New to Netflix from today is a series of six short films, courtesy of six different filmmakers from across Africa. The shorts – which run anywhere between 13-minutes and 27-minutes in length – are grouped together under the banner heading of African Folktales Reimagined, and tell a range of stories, via a mix of different genres.
The first three shorts include Katera of the Punishment Island, which is written and directed by Loukman Ali; Halima’s Choice from writer/director Korede Azeez; and Anyango and the Ogre, written and directed by Voline Ogutu. Meanwhile, short number four is Enmity Djinn directed by Mohamed Echkouna; five is Katope, which is directed and co-written by Walt Mzengi Corey; while the final short is Mamlambo, from writer/director Gcobisa Yako.
None of the shorts are directly connected, however, there is a strong female focus across the entire anthology. Female leads become the centre point of all the stories, with prominent cast members including Kababiito Tracy, Habiba Ummi Mohammed, Sarah Hassan, Rahele Matete, and Simphiwe Dana.
The aim of these shorts is to tell unique stories, that would probably go untold if not for a platform such as Netflix. African Folktales Reimagined was created as part of a partnership between Netflix and UNESCO, and according to the streaming service, the film series was launched “to support the next generation of storytellers.”
Each of the directors involved with the films were given a budget of $90,000, along with some guidance from established filmmakers. Over 2000 creators filled in applications for the funding, with six filmmakers ultimately chosen to produce the shorts that are now available to stream.
As for the shorts themselves, they serve up a range of different tales, from an encounter with a mysterious rain bird in Katope, to a sci-fi-tinged discussion about A.I. in Halima’s Choice. As with all anthology series, some work better than others, but across the board it is good to see some diversity in terms of themes and subject matter.
For me, the three shorts that stand out as the strongest are Katera of the Punishment Island, Anyango and the Ogre, and Mamlambo. The first borrows elements rather effectively from the Western genre; the second provides an interesting look at domestic violence; while the latter opens up a conversation about gender-based violence toward women.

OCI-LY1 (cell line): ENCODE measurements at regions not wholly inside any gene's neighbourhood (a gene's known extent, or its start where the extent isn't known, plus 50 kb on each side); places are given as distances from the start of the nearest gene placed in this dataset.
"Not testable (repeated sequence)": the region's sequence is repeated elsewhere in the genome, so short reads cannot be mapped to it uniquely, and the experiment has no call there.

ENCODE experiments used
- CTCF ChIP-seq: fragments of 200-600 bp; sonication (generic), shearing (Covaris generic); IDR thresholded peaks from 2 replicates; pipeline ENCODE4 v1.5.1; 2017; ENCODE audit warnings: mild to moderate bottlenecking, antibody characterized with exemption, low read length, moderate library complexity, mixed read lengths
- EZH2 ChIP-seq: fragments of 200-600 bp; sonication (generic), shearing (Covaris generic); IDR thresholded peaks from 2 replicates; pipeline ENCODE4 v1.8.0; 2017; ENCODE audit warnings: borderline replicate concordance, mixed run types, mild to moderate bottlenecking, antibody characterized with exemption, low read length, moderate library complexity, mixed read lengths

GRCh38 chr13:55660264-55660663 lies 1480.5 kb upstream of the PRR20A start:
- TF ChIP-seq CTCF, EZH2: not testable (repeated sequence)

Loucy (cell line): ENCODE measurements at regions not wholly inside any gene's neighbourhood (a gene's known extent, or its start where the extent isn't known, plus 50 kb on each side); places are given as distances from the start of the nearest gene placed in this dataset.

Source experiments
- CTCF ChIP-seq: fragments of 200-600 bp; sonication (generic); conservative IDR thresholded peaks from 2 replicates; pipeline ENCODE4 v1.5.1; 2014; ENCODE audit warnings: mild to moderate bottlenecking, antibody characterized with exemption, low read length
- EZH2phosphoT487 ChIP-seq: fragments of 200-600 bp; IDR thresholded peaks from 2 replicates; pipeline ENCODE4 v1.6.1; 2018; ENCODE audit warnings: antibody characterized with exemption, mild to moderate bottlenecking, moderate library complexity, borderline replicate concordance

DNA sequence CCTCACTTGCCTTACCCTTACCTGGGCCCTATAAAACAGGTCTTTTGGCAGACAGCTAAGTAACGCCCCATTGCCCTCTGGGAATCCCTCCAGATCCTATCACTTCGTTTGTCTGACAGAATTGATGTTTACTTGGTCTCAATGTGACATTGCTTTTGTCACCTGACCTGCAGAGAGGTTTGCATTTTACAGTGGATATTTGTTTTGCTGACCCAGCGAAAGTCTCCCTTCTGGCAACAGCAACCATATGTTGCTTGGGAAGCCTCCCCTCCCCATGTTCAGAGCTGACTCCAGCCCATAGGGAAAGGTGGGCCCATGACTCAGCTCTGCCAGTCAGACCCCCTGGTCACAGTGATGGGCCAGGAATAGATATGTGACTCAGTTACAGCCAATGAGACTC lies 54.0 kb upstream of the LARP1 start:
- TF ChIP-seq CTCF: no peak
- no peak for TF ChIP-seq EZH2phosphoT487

Each of these shorts tells a fairly clear tale, with Katera of the Punishment Island and Anyango and the Ogre also offering up some strong imagery. Some of the shots in both films are excellent, and really help to capture the tone of each piece.
As for the remaining three shorts, each has its own charms, but they don’t quite match their peers. However, as with all shorts, it often comes down to individual tastes, and I’m sure some audiences will better connect with the stories that didn’t quite work for me.
Overall, the six film shorts included in African Folktales Reimagined offer something to get your teeth into, and even if a few don’t quite hit the spot, it is good to see Netflix pushing new projects like this, and developing emerging talent. The streaming platform has been serving up some lacklustre material as of late, which is often devoid of any creativity, so it is good to see it taking a few risks with these shorts.
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One Response to Review: African Folktales Reimagined (2023)
Initially, I was extremely excited to watch the series. Unfortunately, I can only make it through the first three episodes. Despite excellent casting, flawless wardrobe and excellent production, the storylines were all the same. Instead of using this opportunity to bring to light ancient African folklore, Netflix coerced these directors and writers to push their extreme feminist agendas.
Make no mistake about it I understand that many African women are at a disadvantage in the male dominated African continent. But make no mistake about it, this was America’s opportunity to push their extreme agenda in Africa. If you were looking for African stories that made you reflect and appreciate your African heritage, you will be greatly disappointed. This was a blown opportunity. But would you expect from the elite controlled Netflix company?